Chinese shares at 2-year high, showing market resilience to virus

SHANGHAI: Chinese stocks jumped to their highest in two years, erasing the last of the declines fueled by the coronavirus outbreak.

The CSI 300 Index closed up 2.2% Thursday at 4206.73, on pace for its best week since November 2015.

Stocks globally are rebounding as virus worries recede for equities investors with central banks swinging into action.

US shares, after their worst week since the financial crisis, are on pace for their best since 2011.

It took Chinese equities just two weeks to reverse a record US$720 billion rout last month, part of the resilience its markets have shown in the face of the outbreak.

Stock investors have in recent days shifted to sectors like infrastructure which would benefit from fiscal stimulus pledged by authorities to stem the virus’ economic impact.

The Federal Reserve’s interest-rate cut has also added fuel to a rebound in emerging markets.

China’s yuan on Wednesday erased losses since the virus prompted the government to order a drastic shutdown of the economy, with stimulus expectations and a weaker greenback supporting the currency.

“Expectations for further Fed rate cuts are helping the markets,” said Banny Lam, managing director and head of research at CEB International Investment Corp in Hong Kong.

The continued slowdown in new coronavirus cases is also aiding Chinese equities, he added, “so the sentiment is turning better. But we need to be careful because this could be just a technical rebound” as Chinese manufacturing production has been modestly resuming.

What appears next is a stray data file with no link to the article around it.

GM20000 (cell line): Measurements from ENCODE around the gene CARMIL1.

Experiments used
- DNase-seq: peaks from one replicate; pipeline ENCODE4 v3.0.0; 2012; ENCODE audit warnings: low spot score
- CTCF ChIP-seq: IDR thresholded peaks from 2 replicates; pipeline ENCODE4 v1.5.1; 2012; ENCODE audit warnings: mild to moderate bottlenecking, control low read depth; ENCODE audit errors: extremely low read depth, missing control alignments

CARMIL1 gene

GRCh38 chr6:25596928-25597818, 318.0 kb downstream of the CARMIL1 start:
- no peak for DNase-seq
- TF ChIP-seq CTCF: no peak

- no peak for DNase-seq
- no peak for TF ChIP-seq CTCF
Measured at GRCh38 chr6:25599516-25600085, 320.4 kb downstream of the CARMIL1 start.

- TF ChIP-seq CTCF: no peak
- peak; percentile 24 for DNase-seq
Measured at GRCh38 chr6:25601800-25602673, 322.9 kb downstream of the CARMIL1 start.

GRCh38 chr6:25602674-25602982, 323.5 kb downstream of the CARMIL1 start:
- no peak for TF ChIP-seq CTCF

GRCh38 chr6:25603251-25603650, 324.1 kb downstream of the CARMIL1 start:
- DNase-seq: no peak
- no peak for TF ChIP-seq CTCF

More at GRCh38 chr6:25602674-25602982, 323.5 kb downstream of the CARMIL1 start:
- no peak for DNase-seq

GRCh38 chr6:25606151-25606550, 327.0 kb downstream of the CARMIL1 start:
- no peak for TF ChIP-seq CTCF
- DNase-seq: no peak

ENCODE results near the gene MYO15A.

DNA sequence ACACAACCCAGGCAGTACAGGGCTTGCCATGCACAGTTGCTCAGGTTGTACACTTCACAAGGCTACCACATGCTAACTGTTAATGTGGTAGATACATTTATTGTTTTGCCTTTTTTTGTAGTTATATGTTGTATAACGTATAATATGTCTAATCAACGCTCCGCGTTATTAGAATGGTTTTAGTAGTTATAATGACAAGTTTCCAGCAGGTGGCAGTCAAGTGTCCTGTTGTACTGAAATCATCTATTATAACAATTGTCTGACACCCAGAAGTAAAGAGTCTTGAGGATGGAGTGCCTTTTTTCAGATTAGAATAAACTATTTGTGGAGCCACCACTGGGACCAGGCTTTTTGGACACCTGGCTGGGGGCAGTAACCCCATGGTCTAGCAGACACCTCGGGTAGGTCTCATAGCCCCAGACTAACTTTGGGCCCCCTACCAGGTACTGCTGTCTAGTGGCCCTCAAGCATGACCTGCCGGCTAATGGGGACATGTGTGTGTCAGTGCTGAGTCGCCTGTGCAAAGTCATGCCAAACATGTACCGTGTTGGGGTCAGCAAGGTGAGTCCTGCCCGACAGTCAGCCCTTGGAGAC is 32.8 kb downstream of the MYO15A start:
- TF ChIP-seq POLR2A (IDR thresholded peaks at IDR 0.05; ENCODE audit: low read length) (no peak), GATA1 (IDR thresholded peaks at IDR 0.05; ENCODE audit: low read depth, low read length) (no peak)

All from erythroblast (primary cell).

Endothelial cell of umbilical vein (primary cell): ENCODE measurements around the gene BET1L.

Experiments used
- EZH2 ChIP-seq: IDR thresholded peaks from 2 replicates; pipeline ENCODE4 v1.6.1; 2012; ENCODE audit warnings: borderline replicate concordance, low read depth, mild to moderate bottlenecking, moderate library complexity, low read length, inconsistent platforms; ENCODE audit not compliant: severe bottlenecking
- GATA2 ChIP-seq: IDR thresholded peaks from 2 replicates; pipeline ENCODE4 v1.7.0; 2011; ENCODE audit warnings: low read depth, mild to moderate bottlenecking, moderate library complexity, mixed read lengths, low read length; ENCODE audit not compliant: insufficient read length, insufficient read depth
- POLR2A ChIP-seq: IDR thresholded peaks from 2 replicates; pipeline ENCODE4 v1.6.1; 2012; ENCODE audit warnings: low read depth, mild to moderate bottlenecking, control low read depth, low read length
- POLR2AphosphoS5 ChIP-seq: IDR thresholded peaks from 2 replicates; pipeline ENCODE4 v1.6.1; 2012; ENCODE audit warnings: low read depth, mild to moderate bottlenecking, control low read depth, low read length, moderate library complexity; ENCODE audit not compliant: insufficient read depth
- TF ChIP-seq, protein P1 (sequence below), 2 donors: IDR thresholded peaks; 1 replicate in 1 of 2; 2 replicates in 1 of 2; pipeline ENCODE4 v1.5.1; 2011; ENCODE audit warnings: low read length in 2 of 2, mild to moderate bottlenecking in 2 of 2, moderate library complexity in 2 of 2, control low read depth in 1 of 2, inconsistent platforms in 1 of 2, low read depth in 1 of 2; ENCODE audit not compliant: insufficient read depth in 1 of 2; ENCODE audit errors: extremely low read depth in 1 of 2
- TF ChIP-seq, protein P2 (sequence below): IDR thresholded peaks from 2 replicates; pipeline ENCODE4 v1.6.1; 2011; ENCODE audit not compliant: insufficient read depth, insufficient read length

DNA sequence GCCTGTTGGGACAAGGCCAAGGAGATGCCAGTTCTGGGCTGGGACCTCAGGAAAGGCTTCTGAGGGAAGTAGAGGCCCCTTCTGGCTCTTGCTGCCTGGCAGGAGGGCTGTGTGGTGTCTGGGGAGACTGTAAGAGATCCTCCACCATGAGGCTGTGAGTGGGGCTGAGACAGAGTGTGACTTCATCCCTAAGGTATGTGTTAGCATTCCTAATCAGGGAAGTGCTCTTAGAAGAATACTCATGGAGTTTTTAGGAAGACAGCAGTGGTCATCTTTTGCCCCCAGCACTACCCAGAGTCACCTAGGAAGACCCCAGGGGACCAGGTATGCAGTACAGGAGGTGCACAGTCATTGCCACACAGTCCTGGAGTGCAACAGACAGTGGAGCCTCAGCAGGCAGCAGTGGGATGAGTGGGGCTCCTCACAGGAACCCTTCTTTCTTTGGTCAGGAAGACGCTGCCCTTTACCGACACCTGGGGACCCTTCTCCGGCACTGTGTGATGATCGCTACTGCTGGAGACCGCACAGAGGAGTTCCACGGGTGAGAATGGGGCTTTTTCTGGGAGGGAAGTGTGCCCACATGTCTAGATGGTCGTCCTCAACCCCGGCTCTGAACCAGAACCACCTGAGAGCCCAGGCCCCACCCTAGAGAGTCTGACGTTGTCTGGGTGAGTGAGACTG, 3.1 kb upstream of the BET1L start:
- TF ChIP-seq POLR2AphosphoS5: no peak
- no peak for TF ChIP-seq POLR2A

China’s stock rebound the past month has also coincided with a jump in trading activity. The value of equities changing hands has topped 1 trillion yuan in 11 of the past 12 sessions, a run not seen since 2015.

Meanwhile, foreign investors have reversed some of last week’s record selling of mainland equities. Average daily buying this week has been 2.2 billion yuan.

But China’s tech sector, which led last month’s equities rebound, has lagged in recent days.

The smaller-cap ChiNext Index, which was recently at a three-year high relative to the CSI 300, is 3.4% below last month’s best level.

Investors rotating into infrastructure firms and banks may continue, said Guo Feng, an investment adviser at Northeast Securities Co.

Some fund managers might move money into those sectors, he added, as authorities may be looking to keep tech from overheating.

E-Fund Management Co announced there will be a maximum size for an upcoming tech exchange-traded fund.